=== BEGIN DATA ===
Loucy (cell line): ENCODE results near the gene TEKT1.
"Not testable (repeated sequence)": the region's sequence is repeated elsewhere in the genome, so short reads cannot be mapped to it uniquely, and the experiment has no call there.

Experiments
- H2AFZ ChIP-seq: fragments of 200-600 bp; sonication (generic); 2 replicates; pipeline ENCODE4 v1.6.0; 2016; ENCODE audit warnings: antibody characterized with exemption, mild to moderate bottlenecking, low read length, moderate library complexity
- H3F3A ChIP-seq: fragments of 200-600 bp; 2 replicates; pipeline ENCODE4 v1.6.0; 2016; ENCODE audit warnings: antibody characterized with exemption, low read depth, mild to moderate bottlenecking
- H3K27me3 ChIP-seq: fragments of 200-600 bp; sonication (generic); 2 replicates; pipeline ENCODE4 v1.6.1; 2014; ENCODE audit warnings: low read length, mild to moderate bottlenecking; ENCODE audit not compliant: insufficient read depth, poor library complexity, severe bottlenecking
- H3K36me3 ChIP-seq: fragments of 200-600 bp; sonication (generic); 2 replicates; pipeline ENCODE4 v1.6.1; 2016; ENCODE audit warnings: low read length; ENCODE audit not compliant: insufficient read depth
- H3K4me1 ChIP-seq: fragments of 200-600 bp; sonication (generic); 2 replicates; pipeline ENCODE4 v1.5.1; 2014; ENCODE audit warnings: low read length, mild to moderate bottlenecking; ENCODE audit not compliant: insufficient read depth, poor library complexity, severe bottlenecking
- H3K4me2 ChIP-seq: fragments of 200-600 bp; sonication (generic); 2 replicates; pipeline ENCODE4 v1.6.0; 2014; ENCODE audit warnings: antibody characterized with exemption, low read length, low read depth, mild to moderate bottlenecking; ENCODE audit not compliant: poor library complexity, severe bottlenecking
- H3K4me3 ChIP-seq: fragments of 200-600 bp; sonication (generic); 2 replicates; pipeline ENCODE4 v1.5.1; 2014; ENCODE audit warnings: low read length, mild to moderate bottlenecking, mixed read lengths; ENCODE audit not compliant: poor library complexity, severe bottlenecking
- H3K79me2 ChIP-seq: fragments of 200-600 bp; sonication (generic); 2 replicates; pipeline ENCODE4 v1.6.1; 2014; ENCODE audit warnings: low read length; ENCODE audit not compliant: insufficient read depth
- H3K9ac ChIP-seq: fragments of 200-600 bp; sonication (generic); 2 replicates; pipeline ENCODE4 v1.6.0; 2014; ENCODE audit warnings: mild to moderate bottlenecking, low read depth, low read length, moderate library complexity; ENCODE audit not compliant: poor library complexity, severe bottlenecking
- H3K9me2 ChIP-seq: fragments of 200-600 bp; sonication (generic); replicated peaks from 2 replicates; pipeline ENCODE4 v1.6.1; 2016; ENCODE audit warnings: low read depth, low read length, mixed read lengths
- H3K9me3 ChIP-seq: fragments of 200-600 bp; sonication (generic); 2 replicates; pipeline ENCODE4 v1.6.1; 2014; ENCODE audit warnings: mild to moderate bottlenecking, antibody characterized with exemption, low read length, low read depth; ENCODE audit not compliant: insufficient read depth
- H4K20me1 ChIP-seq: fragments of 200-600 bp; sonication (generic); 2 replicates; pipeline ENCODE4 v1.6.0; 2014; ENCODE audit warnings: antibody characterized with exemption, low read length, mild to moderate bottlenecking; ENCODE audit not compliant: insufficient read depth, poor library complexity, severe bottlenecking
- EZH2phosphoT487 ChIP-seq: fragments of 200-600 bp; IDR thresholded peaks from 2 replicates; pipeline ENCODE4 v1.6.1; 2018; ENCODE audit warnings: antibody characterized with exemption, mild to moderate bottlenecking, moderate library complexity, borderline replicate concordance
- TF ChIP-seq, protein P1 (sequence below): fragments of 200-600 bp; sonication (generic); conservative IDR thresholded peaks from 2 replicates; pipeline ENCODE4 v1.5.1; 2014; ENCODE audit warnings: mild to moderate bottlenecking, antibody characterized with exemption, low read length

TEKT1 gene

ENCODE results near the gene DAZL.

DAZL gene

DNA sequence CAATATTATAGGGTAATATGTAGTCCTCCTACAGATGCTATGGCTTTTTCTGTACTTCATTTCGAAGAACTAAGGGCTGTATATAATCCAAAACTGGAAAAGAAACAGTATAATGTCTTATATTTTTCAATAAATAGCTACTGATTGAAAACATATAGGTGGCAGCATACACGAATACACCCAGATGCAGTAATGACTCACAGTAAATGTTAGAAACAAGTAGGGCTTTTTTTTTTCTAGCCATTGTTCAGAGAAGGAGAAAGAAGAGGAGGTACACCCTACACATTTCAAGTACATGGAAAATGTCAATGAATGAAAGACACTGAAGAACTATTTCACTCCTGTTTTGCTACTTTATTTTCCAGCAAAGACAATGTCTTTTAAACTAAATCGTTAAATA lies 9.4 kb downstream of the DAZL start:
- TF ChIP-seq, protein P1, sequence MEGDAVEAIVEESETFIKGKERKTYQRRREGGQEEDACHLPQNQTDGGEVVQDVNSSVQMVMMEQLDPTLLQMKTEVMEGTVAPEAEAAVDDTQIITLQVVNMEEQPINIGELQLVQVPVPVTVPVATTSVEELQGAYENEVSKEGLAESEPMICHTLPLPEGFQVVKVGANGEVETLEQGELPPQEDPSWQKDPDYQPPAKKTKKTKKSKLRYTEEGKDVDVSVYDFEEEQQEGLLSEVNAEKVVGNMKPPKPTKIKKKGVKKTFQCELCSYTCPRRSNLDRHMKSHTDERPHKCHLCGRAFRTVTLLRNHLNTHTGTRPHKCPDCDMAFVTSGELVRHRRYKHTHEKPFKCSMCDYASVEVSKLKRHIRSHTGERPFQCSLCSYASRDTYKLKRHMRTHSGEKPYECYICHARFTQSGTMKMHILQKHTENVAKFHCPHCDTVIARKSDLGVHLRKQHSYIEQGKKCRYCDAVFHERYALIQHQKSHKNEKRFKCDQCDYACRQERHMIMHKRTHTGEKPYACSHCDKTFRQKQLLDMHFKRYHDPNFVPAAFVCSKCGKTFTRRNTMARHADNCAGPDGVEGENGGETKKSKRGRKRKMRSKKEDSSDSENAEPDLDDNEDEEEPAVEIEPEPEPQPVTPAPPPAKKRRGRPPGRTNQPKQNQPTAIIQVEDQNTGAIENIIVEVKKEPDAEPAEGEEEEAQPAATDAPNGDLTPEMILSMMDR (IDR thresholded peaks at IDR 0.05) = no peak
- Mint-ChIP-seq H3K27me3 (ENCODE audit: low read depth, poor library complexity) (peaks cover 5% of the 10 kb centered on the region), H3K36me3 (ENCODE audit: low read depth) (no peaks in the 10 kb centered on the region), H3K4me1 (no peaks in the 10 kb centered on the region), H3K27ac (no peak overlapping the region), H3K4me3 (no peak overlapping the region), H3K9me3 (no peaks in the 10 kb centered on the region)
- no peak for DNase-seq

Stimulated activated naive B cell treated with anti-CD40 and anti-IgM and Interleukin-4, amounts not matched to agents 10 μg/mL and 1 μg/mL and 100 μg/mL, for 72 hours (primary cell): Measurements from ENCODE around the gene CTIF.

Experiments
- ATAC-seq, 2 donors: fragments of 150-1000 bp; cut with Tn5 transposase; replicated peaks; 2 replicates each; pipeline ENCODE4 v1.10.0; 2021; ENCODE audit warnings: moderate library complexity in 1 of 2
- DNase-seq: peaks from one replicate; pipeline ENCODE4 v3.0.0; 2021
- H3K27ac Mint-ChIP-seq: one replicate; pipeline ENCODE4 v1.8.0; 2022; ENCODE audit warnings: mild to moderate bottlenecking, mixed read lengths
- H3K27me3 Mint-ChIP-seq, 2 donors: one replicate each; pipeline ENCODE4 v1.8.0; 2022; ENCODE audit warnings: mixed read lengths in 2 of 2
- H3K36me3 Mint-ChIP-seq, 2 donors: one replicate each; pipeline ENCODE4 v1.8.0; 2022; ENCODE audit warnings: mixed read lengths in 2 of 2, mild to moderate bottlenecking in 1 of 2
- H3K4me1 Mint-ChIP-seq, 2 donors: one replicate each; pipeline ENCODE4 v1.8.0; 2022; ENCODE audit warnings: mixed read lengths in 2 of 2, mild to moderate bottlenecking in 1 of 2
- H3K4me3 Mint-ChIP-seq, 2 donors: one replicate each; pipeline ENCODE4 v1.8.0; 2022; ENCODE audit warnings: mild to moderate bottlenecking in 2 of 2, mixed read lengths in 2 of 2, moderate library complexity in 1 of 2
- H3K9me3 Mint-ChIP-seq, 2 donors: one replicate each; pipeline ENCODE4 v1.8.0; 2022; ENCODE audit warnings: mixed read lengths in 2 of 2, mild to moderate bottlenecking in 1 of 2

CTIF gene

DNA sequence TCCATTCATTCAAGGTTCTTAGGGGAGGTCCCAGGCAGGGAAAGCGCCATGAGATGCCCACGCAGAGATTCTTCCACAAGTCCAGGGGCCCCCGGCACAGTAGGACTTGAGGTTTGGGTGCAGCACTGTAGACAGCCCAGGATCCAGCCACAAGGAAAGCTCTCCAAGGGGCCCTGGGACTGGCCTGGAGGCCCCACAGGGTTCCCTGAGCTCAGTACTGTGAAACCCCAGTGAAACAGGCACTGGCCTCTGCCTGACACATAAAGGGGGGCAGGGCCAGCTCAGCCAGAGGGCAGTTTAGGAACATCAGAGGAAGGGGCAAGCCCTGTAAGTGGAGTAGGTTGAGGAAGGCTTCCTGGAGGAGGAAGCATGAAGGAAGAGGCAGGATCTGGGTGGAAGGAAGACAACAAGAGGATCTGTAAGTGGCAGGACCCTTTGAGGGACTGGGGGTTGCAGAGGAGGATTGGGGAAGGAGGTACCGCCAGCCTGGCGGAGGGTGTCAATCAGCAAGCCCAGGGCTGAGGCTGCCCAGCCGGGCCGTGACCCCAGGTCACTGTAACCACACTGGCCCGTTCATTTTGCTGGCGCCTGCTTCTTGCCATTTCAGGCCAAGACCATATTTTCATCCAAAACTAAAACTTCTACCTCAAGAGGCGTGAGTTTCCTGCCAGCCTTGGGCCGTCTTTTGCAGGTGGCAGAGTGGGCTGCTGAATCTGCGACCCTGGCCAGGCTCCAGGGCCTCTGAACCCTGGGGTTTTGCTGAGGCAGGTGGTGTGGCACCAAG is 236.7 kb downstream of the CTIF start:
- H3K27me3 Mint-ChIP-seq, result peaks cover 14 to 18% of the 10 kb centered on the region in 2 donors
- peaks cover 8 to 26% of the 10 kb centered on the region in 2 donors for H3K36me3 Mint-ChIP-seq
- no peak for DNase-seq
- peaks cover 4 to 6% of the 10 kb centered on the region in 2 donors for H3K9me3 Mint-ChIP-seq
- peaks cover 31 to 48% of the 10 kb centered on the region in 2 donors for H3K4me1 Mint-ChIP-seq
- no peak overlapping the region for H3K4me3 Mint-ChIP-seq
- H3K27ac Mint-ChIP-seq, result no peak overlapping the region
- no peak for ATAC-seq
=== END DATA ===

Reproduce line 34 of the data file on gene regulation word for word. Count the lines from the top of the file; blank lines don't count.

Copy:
- H3K9me3 Mint-ChIP-seq, 2 donors: one replicate each; pipeline ENCODE4 v1.8.0; 2022; ENCODE audit warnings: mixed read lengths in 2 of 2, mild to moderate bottlenecking in 1 of 2